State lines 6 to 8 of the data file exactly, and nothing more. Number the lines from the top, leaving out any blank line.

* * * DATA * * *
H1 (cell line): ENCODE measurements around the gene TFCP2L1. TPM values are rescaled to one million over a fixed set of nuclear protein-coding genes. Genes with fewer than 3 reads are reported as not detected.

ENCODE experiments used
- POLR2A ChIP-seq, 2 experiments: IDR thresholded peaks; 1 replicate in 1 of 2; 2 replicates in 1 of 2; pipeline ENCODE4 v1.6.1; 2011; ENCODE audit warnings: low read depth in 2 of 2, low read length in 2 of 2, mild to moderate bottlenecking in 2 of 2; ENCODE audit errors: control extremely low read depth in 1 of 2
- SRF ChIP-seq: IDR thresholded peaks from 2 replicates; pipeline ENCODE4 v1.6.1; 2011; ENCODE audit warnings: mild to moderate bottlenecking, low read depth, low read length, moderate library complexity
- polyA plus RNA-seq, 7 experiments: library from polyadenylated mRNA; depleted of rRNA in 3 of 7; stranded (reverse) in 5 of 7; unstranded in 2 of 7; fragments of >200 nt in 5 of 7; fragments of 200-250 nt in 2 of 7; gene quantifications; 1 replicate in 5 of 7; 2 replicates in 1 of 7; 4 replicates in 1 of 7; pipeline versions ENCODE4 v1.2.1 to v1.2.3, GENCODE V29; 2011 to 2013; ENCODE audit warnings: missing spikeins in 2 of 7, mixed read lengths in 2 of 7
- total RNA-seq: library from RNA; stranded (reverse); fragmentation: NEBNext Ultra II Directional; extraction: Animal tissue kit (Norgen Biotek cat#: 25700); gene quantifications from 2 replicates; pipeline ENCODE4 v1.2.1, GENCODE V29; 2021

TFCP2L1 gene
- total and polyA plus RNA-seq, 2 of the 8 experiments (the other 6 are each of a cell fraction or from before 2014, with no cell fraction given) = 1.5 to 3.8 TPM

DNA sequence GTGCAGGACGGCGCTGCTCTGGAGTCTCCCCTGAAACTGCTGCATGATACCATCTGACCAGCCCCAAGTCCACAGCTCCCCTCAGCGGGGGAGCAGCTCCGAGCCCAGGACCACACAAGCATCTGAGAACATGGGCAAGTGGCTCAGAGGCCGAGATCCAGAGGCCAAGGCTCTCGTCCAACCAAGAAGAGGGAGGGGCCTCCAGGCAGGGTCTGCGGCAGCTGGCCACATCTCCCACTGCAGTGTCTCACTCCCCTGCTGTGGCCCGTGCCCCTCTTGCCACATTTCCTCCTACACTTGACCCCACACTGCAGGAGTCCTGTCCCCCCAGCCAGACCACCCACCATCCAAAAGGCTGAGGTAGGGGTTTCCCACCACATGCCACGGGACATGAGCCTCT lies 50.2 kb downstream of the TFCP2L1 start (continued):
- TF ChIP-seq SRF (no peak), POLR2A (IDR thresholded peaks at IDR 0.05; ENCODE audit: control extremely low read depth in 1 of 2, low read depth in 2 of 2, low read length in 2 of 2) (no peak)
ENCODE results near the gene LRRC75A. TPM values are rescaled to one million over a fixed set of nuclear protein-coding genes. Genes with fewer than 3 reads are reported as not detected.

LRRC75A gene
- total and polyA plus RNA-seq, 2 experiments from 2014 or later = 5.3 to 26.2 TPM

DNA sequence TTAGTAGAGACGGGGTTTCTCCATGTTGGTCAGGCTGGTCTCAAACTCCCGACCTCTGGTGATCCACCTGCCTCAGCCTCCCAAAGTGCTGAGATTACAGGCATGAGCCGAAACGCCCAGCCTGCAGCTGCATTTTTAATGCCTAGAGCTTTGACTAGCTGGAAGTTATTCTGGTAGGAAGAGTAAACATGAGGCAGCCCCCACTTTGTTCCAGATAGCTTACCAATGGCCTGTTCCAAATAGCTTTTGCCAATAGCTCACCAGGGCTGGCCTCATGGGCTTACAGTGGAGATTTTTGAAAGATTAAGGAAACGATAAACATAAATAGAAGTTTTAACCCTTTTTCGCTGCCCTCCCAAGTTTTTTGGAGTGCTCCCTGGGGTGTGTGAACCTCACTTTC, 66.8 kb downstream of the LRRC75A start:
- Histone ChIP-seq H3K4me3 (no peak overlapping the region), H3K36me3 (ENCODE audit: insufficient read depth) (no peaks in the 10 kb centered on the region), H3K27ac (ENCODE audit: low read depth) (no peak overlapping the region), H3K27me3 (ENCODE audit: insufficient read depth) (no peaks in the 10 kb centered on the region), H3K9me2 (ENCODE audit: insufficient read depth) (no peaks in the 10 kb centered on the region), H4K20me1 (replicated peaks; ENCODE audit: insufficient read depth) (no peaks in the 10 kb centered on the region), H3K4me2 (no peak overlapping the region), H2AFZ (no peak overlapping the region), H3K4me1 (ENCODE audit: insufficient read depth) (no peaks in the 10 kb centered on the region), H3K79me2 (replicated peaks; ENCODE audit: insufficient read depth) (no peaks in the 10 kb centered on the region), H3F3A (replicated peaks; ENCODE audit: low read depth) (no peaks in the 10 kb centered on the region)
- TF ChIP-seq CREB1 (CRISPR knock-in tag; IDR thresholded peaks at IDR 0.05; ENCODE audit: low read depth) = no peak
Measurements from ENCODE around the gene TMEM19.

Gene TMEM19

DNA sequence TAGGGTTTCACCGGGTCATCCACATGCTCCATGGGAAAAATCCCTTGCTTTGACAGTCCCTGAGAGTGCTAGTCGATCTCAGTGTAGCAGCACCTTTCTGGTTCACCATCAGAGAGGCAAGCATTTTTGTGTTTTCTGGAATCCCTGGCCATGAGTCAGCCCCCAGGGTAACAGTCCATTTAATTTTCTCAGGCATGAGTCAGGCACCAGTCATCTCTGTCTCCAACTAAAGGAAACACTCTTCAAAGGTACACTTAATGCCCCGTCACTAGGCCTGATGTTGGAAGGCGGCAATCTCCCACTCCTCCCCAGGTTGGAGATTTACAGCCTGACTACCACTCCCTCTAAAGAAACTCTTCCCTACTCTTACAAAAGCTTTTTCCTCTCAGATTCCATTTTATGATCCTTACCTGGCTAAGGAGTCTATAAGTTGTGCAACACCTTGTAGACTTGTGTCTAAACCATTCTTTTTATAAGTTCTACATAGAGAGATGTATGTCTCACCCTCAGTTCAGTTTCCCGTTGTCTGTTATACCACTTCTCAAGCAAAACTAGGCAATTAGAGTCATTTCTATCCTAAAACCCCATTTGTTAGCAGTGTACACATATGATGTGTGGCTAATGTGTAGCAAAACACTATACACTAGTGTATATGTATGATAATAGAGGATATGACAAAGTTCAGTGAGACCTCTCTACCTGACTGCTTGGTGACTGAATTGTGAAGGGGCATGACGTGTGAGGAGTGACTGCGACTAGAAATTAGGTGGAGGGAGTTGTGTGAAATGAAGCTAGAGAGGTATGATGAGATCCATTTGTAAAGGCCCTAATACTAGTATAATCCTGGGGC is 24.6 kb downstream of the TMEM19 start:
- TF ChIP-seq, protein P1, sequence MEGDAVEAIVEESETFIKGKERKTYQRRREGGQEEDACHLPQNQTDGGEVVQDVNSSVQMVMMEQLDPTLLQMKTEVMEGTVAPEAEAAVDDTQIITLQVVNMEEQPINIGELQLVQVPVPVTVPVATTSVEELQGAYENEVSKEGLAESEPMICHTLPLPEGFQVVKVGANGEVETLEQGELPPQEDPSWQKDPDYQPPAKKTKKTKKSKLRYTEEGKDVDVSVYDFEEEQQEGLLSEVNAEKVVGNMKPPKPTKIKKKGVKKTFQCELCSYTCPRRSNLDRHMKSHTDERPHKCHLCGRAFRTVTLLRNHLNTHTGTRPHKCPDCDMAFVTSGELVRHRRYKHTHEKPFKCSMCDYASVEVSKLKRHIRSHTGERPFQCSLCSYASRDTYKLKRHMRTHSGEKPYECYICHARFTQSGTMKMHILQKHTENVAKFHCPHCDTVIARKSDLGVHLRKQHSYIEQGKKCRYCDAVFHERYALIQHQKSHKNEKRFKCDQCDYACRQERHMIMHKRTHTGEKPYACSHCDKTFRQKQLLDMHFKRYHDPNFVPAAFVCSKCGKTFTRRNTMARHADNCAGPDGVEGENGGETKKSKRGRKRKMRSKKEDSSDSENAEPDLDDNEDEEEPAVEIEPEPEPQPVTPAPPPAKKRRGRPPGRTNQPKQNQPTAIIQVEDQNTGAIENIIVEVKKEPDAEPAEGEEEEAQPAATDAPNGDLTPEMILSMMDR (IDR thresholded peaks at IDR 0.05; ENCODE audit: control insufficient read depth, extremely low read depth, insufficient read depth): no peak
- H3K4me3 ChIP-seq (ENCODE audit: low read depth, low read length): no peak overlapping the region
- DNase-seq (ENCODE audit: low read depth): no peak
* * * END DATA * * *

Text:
- total RNA-seq: library from RNA; stranded (reverse); fragmentation: NEBNext Ultra II Directional; extraction: Animal tissue kit (Norgen Biotek cat#: 25700); gene quantifications from 2 replicates; pipeline ENCODE4 v1.2.1, GENCODE V29; 2021

TFCP2L1 gene
- total and polyA plus RNA-seq, 2 of the 8 experiments (the other 6 are each of a cell fraction or from before 2014, with no cell fraction given) = 1.5 to 3.8 TPM